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  • Writer's pictureMark Gash

Using AI to create images for eLearning

We're continuing our look at the AI landscape in relation to eLearning development - taking the hit to see what works and what doesn't. This week it's AI image generators - should you bother?

There's no doubt that good images can transform your online courses, elevating dry text into an engaging learning experience. They can be used to illustrate a point, show a product in situ or bring an idea to life. "A picture paints a thousand words" and it’s certainly easier to show a diagram of the solar system than write out a description of the planets and their position in relation to the sun. Luckily, you’d have no issues sourcing a graphic of the planets on a stock photo website.

But what if you're after something more specific? What if you need a photo of a blonde female wearing your corporate colours, sitting in a park, chatting to a panda? You aren’t going to find that on a stock photo site. As a lifelong Photoshop user, I could knock one up for you but it’s going to take time, effort and money. Is there a way for AI to create the image for you, in a fraction of the time and at a fraction of the cost? Let’s see...

For this test, I used Fotor, which is one of a host of AI image-generation tools out there at the minute. It’s probably the most novice-friendly that we’ve found out of the bunch and doesn’t require you to jump through hoops to access it or start creating AI art.

Like ChatGPT and text, AI image generators are "trained" by looking at billions of images from across the internet and the descriptions and meta-tags linked to them. By doing this, it learns to create art from text. There are moral and ethical implications to this - what images is it looking at, who owns the copyright etc but that's a blog for another time.

Fotor starts you off with a blank text box that invites you to type in a description of the image you want to make. I began with, “Full body photo of a blonde female wearing jeans, trainers and a cyan top featuring the adaptiVLE logo, sitting in a park, chatting to a panda.” A bit wordy but it's what I want.

At first glance, the results didn’t look too bad, barring the noticeable lack of a panda. However, on closer inspection, you can see that their hands are really weird and one of the faces looks like a Picasso. Our logo is also nowhere in sight. As a side note, AI art generators across the board seem to struggle to render human hands correctly.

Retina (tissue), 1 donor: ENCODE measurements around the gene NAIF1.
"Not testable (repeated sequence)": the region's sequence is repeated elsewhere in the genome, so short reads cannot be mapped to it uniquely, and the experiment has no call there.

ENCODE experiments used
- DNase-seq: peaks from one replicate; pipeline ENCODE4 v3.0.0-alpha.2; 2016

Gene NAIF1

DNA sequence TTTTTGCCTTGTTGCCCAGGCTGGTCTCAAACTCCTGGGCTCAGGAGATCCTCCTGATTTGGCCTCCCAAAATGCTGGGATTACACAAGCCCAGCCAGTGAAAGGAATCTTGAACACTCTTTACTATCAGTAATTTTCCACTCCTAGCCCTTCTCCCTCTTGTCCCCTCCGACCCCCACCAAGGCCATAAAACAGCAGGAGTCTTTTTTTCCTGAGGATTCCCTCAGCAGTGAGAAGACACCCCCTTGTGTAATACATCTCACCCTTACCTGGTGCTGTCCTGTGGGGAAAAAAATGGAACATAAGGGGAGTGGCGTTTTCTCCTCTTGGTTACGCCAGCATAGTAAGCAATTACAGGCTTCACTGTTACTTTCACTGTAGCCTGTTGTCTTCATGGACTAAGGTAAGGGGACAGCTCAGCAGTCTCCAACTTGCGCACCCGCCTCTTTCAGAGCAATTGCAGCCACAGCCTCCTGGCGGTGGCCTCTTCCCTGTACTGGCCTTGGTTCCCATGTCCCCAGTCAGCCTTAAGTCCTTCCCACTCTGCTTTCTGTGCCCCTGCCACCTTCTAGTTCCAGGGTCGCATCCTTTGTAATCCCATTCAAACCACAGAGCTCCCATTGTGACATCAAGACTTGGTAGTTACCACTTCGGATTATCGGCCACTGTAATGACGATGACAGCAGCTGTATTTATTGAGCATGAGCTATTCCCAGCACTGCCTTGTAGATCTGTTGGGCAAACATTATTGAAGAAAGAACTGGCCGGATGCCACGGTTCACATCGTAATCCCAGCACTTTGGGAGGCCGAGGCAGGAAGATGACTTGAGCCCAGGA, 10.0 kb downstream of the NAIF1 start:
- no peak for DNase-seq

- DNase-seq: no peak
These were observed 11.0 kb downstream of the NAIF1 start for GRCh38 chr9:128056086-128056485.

I refined my prompt. “Full body photo of a blonde female wearing trainers and a cyan top featuring the adaptiVLE logo. Female is hiding her hands, sitting in a park, chatting to a panda.”

Now we’re getting somewhere. The hands are hidden and one of the images has a panda in it. But look at it - it’s terrifying and is trying to hypnotise you. And still no logo. To be fair, it probably has no idea how to interpret our company name, so I’ll leave that out on the next run.

I try again. “Full body photo of a blonde female wearing trainers and a cyan top. Female is hiding her hands, sitting in a park, talking to a friendly, photorealistic panda.”

We are now 2 for 2 on the pandas! And they are definitely friendlier and more realistic. I wish I could say the same for the ladies. I have no idea where the flute came from, although it does seem to be taming the panda in a Pied-Piper sort of way. The other image looks like we’re getting somewhere near until you zoom in on the face of the woman. Has the panda mauled her?

At this point, I gave up on the AI. It had taken me around 15 minutes to come up with the above images and they were nothing like the idea I had in my head. I don’t expect an AI to read my mind but the weird fingers, faces and odd defects were never going to be something I would want to put out there for an audience. There is also no consistency - it renders each woman completely differently, so if you were wanting a series of images, it isn't really helpful. AI "artists" will argue that you can achieve consistency with practice and 1,000 hours to spare but I - and I assume you reading this - don't have the luxury of that time in our busy schedules.

I knew that on stock photo sites, I could find an image of a woman in a park and drop in a panda and our logo in Photoshop and it would look infinitely better, even if it took me slightly longer to create. So I timed myself searching Freepik for suitable images, downloading them and editing in Photoshop - 28 minutes resulted in the composition below. It isn't perfect but it also isn't going to give me nightmares and it's a lot closer to the original brief.

So for me, AI image generation isn’t there yet. If you don’t have Photoshop, your mileage may vary but I would say that searching for free stock photos from Freepik, Pexels, Pixabay or Unsplash is a better use of your time than endlessly typing prompts into an AI generator. Neither will give you exactly what you need, but at least stock photo models have normal hands and don’t look like they’ve been punched by a panda.

Of course, AI technology is moving fast, so maybe I’ll revisit this blog in a year and see where we are.

Why not give Fotor a go yourself and see if you can top the efforts above? We would love to see what you create!

If you're looking for ways to use emerging AI tech in your eLearning, get in touch to see how we can help.


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